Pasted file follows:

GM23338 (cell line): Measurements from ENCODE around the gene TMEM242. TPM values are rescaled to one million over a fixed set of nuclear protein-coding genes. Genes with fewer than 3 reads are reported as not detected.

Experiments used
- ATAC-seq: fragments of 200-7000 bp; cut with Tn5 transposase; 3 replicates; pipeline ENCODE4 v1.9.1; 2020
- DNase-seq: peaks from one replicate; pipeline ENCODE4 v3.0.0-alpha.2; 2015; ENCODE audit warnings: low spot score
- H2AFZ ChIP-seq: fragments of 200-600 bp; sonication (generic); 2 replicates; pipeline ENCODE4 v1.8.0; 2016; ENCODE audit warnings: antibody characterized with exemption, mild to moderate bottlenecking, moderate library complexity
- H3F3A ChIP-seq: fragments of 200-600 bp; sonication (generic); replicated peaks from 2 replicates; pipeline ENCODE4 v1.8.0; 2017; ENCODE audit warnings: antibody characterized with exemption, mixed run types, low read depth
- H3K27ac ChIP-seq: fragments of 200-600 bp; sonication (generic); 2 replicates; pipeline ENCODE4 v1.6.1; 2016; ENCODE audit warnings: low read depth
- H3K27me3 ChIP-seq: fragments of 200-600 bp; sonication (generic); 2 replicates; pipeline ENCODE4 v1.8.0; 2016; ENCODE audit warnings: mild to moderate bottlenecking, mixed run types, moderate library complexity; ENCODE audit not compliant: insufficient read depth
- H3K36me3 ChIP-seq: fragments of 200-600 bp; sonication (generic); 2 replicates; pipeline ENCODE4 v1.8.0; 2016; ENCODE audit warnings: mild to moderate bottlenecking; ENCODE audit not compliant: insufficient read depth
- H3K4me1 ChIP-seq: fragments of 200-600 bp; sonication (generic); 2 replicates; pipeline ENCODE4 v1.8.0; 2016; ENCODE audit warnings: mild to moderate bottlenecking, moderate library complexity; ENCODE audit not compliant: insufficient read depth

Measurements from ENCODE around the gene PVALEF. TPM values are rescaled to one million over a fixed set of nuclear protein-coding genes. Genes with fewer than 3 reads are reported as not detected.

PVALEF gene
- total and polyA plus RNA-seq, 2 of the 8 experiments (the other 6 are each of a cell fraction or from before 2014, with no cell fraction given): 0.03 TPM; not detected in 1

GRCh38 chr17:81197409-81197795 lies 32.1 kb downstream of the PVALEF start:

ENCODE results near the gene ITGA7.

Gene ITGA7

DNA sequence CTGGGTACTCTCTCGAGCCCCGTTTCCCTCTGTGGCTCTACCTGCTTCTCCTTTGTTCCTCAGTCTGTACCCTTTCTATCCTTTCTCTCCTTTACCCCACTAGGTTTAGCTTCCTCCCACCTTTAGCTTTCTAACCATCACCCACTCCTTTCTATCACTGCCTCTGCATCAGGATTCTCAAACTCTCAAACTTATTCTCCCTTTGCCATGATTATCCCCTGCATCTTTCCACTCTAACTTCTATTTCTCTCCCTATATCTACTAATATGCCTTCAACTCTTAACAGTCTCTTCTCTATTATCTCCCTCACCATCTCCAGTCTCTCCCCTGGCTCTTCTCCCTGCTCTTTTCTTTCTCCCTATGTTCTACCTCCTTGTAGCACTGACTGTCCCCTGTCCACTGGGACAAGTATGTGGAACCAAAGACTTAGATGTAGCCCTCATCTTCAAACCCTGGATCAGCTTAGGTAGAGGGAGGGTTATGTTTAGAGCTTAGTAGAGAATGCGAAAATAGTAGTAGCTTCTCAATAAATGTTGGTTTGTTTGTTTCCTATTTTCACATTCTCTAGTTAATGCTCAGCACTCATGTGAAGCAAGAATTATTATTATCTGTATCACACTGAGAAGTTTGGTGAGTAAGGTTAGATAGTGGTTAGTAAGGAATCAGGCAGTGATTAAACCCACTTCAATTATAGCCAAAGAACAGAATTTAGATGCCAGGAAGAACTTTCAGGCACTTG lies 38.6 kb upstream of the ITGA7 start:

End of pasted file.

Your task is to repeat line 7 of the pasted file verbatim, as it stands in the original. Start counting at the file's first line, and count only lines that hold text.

- H3K27ac ChIP-seq: fragments of 200-600 bp; sonication (generic); 2 replicates; pipeline ENCODE4 v1.6.1; 2016; ENCODE audit warnings: low read depth